Swedish Ice Hockey Federation wants NHL GMs to keep their prospects in Sweden rather than the AHL

By SB Nation

As the GMs meeting wrapped up, plenty of information has come out about a number of things you’ll be hearing about in the next couple of days. One interesting wrinkle that’s come out for this is what the Svenska Ishockeyförbundet (Swedish Hockey Federation) wants for the NHL’s young swedish prospects.

Namely, for them to not play in the AHL.

….Well that kinda came out of left field.

Currently, Boston has two players from Sweden in their AHL affiliate, with a host of Swedes outside the semi-pro system (Oskar Steen, Johansson, Forsbacka-Karlsson) that, once they hit a certain level, have to make a choice in regard to their development. Move to Rhode Island, or return to their Sport Clubs in Sweden.

On the one hand, it’s not hard to understand why Sweden might want their young players to come home every once in awhile. The time difference to see these talents in their prime is sometimes very prohibitive, and having them playing on Swedish teams means more revenue for said teams. It also has precedent for the development perspective, as Peter Forsberg and Mats Sundin took a season off from NHL play to return to their previous teams in Sweden, and both came back just as good, if not better, than they were. Sometimes players still need a better transition period that doesn’t always come with playing in the AHL. A more recent example that Swedish officials got word of was that of Alex Nylander (brother of William) struggling mightily in the AHL where he previously…didn’t. Artturi Lehkonen wasn’t exactly a bad player, but after a stint in Frolunda he came to the NHL and has been a promising (and infuriating) prospect for Montreal. There’s plenty of precedent for improvement being made from the SHL.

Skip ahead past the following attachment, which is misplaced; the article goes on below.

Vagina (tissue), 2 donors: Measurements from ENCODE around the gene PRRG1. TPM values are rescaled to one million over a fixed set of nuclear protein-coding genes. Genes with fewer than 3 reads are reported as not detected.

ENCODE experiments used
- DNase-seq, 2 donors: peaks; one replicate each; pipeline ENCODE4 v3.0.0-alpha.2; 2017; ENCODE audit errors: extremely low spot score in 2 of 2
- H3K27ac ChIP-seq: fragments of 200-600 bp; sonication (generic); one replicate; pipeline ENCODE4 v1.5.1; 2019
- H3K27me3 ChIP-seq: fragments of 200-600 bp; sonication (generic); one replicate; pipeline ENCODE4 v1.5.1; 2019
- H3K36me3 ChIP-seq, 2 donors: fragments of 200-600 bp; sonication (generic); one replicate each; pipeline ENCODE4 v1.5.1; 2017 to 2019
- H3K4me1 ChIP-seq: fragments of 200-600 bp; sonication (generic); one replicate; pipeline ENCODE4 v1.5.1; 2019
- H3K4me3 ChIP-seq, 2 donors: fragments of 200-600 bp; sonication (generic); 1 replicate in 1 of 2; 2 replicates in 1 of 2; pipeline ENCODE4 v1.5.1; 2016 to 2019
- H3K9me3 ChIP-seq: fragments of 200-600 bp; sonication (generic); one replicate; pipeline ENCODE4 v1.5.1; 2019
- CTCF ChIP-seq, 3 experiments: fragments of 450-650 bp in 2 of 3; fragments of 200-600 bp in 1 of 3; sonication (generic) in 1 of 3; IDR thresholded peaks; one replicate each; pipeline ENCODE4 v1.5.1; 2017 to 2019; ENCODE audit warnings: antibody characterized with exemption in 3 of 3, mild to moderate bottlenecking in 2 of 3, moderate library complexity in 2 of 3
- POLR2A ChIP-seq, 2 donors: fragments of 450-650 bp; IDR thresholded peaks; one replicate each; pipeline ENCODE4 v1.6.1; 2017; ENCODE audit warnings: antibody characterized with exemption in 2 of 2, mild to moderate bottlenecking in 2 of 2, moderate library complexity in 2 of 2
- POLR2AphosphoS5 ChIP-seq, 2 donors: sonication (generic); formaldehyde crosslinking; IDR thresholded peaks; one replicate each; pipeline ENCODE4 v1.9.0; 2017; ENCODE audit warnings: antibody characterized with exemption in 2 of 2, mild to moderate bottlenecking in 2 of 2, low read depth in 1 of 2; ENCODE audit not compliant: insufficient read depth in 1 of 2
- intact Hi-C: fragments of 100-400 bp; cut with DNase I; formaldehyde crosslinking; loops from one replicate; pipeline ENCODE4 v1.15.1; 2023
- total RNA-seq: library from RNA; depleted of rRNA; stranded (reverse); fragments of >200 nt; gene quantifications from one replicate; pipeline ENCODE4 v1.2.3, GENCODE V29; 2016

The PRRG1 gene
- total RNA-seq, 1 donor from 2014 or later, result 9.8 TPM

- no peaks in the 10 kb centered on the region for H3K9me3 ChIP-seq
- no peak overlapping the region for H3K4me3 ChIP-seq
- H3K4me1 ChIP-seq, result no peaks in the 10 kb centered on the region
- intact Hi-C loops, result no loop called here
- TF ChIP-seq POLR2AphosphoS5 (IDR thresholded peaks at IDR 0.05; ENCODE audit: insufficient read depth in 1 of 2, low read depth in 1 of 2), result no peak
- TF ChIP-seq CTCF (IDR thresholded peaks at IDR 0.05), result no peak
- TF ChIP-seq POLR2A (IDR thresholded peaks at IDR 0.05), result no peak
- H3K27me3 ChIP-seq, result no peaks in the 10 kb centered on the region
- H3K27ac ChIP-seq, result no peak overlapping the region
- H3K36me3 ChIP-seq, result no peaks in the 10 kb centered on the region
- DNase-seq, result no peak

On the other hand…there are plenty of players who can say the opposite has been working out for them in the NHL because they went to the AHL instead of Sweden. Oscar Sundqvist in Wilkes-Barre has improved his point-getting immensely from any season he had at the highest level of play for Skellefteå in Sweden. To say nothing of course of Boston’s own David Pastrnak, whose currently blowing any previous season he’s ever had in Europe out of the water. His time in the AHL put him at a point-per-game no matter what sample size they threw him in. 25 games? 28 points. 3 games for conditioning? 4 points. Anton Blidh at the SHL level had less than 10 points in his 60+ career. In Providence? Much more consistent with at least 12-15 points a season.

On top of all of that there’s still that whole “North America doesn’t play on Olympic ice“ thing that can be kind of an issue sometimes? It’s not that much of one anymore, but it can still take some getting used to. The Bruins have gotten around this mostly by having players who’ve already made the transition to North American leagues by choice or have been playing on NHL level ice for awhile now. Oh…and probably a much more pressing matter: whole “Geography” thing. If you’d like to get a player called up? You’re gonna have to wait on a plane that at the absolute least 10 hours or more while they get on a flight.

Sweden didn’t come down hard on the NHL so it’s still up to player and team discretion to what comes next in their development before they have a chance to make the NHL roster, but it does leave one wondering who will take their home country up on the offer or what GM will consider the proposition.

1 Comment

  1. Wow, fantastic blog format! How lengthy have you ever been running
    a blog for? you make running a blog look easy. The overall
    glance of your website is excellent, as well as the content material!

Comments are closed.